The terms ‘Sustainability’, ‘Green Building’, ‘Environmental Design’, and other similar phrases have recently become critical in how we approach and understand contemporary architecture. As concerns over pollution, global warming, and our impact on the surrounding environment have gained traction – we have begun to understand the building industry’s contribution to these issues. The US Green Building Council reports that buildings account for 39% of all carbon emissions in the United States, surpassing both industry and transportation.
At the core of the issue is how architects, clients, and the public imagine buildings should function and operate; a vision which has transformed over the last two centuries as technological advances have developed the capabilities of the building industry. In the last two centuries, buildings have become monuments to the Industrial and Technological Revolutions. The development of electrification, central heating, air conditioning, steel and concrete have transformed how architects design and how users function within the built environment. This shift has transformed architecture from an inherently sustainable practice into a much more complex and often unresponsive process.
While the phrase ‘sustainability’ has only recently been associated with architecture, many historic buildings were designed by incorporating sustainable practices. Without electricity, buildings by necessity had to respond to site orientation and the local climate. Natural ventilation was used to passively cool buildings, well placed windows provided natural light, and construction methods varied by location to provide an appropriate level of protection from the surrounding environment. However, as a result of modern renovations, these sustainable attributes are not always utilized to their fullest potential.
Historically, large, operable windows were an integral component of architecture in moderate climates like the Pacific Northwest. The glazing provided natural daylight while the operability allowed users to ventilate spaces based on thermal comfort. Today, the operability of windows in many historic buildings has been compromised for a variety of reasons:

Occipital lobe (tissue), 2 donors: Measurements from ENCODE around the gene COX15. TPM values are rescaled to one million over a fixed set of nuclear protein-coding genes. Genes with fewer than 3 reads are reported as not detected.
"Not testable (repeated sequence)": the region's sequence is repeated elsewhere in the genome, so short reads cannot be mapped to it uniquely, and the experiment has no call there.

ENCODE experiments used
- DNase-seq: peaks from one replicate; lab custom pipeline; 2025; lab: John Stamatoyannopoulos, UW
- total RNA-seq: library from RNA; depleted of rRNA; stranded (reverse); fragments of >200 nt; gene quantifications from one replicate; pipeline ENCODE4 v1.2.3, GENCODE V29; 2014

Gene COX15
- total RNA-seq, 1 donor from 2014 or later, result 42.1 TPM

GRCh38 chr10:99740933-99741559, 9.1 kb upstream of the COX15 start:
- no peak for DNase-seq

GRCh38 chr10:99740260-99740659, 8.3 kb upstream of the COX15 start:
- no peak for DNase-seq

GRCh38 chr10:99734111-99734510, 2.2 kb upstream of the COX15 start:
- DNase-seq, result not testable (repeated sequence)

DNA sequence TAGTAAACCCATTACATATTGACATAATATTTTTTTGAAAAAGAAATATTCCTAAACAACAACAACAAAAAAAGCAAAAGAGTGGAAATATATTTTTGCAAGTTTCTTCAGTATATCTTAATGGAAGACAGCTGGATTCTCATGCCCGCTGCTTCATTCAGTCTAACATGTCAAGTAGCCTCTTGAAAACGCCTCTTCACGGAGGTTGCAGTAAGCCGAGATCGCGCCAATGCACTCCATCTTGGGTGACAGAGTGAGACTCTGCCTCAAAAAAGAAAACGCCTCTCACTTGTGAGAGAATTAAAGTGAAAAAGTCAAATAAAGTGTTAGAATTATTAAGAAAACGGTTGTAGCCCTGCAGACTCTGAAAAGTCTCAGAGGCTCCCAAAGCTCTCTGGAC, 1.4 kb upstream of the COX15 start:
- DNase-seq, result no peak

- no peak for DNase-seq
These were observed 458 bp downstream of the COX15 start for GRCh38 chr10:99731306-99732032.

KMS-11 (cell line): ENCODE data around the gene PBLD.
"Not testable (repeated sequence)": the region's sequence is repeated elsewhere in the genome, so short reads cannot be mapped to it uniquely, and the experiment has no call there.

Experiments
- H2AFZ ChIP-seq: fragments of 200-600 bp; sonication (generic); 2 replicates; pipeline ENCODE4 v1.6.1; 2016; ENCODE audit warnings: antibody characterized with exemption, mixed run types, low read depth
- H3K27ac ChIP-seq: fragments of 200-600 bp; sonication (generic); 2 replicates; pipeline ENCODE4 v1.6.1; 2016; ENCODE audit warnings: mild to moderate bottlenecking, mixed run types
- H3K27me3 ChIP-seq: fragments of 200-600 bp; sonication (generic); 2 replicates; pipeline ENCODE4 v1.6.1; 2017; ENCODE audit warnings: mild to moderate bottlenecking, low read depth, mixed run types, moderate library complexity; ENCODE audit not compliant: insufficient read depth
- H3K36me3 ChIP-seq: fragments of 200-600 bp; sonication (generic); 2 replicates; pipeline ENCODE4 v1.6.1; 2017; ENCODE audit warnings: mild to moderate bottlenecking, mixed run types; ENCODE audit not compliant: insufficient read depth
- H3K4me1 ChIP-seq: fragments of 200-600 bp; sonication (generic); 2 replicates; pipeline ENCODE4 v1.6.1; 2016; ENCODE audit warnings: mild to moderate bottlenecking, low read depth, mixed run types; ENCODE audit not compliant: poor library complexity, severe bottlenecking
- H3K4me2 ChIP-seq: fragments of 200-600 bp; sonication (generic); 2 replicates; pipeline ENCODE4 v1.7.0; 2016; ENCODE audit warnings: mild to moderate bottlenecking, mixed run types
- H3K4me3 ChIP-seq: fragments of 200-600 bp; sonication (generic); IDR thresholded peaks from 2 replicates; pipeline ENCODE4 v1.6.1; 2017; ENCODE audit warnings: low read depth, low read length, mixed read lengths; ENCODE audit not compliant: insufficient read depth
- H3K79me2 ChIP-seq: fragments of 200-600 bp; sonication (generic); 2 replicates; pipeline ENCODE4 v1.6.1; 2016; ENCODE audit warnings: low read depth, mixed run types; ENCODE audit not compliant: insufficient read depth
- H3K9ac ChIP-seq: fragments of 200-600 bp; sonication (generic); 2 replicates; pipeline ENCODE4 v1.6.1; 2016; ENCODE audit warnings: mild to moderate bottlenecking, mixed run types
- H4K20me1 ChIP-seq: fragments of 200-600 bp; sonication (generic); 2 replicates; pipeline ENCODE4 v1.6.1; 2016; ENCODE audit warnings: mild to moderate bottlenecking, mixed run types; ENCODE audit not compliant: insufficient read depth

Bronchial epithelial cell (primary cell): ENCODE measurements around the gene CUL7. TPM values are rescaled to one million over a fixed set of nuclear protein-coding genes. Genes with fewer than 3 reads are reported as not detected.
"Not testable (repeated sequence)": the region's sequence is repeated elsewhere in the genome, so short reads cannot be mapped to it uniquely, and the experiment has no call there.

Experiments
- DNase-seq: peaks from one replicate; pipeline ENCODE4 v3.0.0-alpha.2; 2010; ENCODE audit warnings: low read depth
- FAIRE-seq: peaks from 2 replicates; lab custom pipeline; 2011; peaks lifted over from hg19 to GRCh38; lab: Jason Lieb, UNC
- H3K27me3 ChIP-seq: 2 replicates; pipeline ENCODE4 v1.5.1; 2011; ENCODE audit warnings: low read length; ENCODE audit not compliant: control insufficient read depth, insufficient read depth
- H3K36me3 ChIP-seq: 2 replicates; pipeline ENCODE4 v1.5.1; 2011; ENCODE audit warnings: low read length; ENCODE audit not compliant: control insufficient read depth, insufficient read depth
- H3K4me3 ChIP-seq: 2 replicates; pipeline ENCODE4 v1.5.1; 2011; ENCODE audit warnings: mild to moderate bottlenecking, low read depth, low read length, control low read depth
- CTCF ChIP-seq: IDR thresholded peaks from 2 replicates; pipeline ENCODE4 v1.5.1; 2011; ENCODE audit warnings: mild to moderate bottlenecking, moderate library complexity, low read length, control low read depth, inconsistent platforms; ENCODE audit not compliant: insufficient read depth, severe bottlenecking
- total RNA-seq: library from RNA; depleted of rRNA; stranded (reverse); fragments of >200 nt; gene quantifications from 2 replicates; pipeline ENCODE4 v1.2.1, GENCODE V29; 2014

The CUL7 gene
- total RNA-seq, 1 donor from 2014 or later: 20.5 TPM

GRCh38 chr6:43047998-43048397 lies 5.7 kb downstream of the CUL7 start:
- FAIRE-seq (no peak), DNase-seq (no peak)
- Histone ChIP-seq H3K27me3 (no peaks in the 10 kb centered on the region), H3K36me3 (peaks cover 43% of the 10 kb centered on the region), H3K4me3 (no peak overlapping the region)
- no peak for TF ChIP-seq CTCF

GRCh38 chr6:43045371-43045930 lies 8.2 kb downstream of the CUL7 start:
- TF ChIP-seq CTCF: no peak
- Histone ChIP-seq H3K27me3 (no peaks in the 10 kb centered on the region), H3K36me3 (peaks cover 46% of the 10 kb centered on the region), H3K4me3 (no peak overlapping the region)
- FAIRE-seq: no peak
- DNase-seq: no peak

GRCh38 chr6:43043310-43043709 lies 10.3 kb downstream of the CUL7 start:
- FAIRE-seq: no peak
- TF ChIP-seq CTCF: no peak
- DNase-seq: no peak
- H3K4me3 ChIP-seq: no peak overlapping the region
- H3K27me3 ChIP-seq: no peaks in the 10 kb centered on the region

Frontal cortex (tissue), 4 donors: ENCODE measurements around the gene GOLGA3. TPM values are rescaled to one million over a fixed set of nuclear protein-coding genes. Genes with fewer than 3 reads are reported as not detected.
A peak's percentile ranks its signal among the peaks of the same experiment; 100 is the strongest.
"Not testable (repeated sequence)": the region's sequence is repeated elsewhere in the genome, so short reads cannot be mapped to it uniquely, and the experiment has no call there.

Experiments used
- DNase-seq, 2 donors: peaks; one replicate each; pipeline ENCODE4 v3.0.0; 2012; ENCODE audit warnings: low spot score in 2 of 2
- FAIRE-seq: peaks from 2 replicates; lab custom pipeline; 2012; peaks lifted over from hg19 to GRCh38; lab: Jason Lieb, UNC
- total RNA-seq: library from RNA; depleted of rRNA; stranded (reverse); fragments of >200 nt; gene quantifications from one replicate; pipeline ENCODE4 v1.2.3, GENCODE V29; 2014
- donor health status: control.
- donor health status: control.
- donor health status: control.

• Windows that have been fixed shut to prevent users from overriding the central air system.
• Broken window hardware that hasn’t been properly maintained.
• Windows that have been painted shut.
• Windows that have been fixed shut to minimize maintenance.
Without the natural ventilation that was incorporated into the original design, these historic structures often overheat and/or rely heavily on central air conditioning. One must question why the inherent sustainability of these historic structures was compromised. Was it simply our initial infatuation with mechanical heating/cooling systems? As passive sustainable design gains traction it is critical that we understand the capabilities of historic structures in regards to their inherent sustainability.
For further investigation we have identified a case study that explores the possible impact reintegrating natural ventilation may have on thermal comfort. Trinity Episcopal Cathedral in Portland, Oregon was built in 1906 and the original design included 10 operable dormers along the Sanctuary roof. The dormers have since been boarded over, preventing rising heat from escaping. Congregants find the space overheated during the summer months and one must question whether operable dormers would provide adequate ventilation to sufficiently cool the space.
An energy model has been developed using OpenStudio and EnergyPlus to compare the thermal comfort of occupants within the space. A baseline model mimics the existing conditions and provides a comparison for the two different natural ventilation configurations. One natural ventilation configuration re-introduces the operable roof dormers to vent hot rising air. The other natural ventilation configuration re-introduces the operable roof dormers and integrates additional ventilation at the exterior wall of the building to produce stack ventilation.
While the project is still in process, initial results indicate that natural ventilation could have a significant impact on the space. The study has focused on the thermal comfort within the Sanctuary and results show that natural ventilation could dramatically lower indoor temperatures during peak summer months.
The results continue to be fine-tuned, and further refinement of the energy model will include:
• Adjusting schedules/systems to more closely reflect the building’s occupancy.
• More accurately defining the exterior infiltration rates.
• Exploring more relevant solutions for integrating stack ventilation that don’t require the large operable exterior windows. For example integrating ventilation through the basement into the main sanctuary.
While further research remains to be done, initial results are promising and demonstrate the inherent sustainability of the structure. While each building is unique, this Case Study shows how reintegration of natural ventilation may be a viable solution for passive cooling in uncomfortably warm historic buildings. Continue to check back for updates as we refine our study and explore how re-integration of natural ventilation may result in energy savings!
Written by Halla Hoffer, Architect I